Indigenizing the Digital Humanities: Challenges, Questions, and Research Opportunities

paper, specified "long paper"
  1. 1. Jennifer Guiliano

    Indiana University-Purdue University

  2. 2. Carolyn Heitman

    University of Nebraska–Lincoln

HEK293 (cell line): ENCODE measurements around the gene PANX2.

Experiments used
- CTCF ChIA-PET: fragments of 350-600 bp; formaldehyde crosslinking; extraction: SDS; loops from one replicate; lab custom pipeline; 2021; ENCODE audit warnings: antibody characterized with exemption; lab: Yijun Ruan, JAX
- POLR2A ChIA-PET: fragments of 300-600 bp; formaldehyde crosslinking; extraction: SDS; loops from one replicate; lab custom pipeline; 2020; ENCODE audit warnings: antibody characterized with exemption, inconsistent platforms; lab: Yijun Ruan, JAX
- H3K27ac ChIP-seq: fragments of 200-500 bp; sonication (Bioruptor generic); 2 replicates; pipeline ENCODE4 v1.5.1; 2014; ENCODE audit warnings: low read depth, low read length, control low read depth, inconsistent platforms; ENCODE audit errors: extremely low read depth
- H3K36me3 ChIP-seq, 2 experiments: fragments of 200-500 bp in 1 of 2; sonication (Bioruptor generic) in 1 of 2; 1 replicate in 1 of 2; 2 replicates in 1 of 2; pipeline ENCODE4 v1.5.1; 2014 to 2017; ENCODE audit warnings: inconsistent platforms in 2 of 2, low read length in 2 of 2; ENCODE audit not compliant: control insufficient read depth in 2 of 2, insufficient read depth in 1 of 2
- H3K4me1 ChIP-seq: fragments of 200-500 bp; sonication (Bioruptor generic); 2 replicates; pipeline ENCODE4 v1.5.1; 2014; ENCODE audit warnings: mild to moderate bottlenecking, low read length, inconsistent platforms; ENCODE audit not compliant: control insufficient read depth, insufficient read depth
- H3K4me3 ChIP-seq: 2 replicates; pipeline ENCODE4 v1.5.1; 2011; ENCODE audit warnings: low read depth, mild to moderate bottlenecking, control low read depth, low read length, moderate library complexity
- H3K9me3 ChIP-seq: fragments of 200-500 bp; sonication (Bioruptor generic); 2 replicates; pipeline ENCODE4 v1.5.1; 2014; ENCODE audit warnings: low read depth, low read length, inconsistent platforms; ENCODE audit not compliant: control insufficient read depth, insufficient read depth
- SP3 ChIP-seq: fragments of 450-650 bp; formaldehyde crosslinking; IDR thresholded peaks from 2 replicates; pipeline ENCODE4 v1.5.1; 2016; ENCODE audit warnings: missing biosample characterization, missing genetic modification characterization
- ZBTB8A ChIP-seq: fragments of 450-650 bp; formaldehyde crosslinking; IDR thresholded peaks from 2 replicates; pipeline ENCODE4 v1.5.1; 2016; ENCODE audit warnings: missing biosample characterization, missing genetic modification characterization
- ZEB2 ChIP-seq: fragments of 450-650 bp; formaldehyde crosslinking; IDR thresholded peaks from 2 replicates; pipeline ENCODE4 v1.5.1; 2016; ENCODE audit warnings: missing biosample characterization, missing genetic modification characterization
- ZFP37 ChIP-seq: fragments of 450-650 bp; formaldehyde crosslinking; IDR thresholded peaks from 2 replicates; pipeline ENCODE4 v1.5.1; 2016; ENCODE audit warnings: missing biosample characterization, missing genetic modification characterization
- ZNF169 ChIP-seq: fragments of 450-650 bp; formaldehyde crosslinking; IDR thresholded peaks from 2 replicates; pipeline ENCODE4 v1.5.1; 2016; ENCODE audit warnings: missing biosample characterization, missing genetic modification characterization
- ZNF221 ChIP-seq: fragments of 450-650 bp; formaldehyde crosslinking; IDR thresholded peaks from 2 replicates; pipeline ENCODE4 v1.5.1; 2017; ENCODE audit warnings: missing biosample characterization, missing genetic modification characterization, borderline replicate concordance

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In 2010, 2.9 million Americans self-identified as American Indian or Alaska Native. In addition, another 2.3 million people reported as American Indian or Alaska Native in combination with one or more other races. There are 562 federally-recognized tribes in the United States with dozens of other state-recognized tribes awaiting federal recognition. Outside of the U.S. there are millions of other indigenous community members in lands far-flung. Native American Studies (on Native American Studies and its relationship to knowledge, see Fixico, 2013; Madsen, 2012; Meyers, 2016; and Warrior, 2014), an interdisciplinary field of study exploring the history, culture, politics, issues, and contemporary experience of these indigenous peoples of America, intersects with a number of issues related to access, preservation, and methodology that are problematized through the development and deployment of digital tools, methods and research. While tremendous work has been done around the preservation and access of analog materials within Native